Online Law School Seeks Bar Exam Eligibility In Indiana

The Indiana State Bar Association (ISBA) is opposing proposed rule changes that would allow graduates of certain non-American Bar Association Accredited Law Schools to sit for the Indiana Bar Exam.
In a letter to the Indiana Supreme Court, the ISBA said it received feedback from members, the majority of whom were “overwhelmingly opposed to the proposed rule amendments for a variety of reasons.” The Board of Governors therefore “voted unanimously … to oppose the proposed amendments.”
“The best way to ensure quality and consistent legal education is through a reliable accreditation process,” the letter states. “Indiana has no such independent process, nor does it have a body that evaluates the standards of non-ABA accreditation entities. Without confirming that all such entities’ standards align with what we in Indiana consider crucial to providing a high quality legal education and that all such entities have a robust procedure for monitoring accreditation compliance, we do not support allowing graduates of law schools accredited by those other entities to sit for the Indiana Bar.”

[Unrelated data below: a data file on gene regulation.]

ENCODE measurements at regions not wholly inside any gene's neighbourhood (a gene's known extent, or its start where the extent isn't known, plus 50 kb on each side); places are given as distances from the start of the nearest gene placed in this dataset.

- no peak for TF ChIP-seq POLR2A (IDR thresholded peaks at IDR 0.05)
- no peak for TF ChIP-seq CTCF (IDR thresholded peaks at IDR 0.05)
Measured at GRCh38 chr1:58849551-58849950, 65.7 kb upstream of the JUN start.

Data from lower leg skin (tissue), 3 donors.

The letter is signed by ISBA President Amy Noe Dudas.
The rule was proposed by Purdue University. Under the proposal, the law school must be accredited by one or more state, regional or national bodies that specifically accredit law schools. The school must also be operated by or affiliated with an Indiana-based educational institution whose legal education program/degree has been approved by the Indiana Commission for Higher Education.
In the letter, the ISBA said it is not necessarily against online legal education and that its position is not a direct evaluation of Purdue Global’s Concord Law School. The ISBA recognized Indiana’s attorney shortage — something Purdue cited in its proposal — and the benefits of online legal education.
In a statement, Martin Pritikin, Dean and Vice-President of the Concord Law School, responded to the bar association’s acknowledgement that Indiana has an attorney shortage.
“But it not only concludes that ensuring quality legal education trumps those concerns; it also assumes that only the ABA can ensure such quality,” Pritikin said. “However, the ABA’s standards for accreditation contain requirements like a physical campus — including a physical law library — that drive up costs and restrict access without promoting quality.”
You can read more about this issue here.

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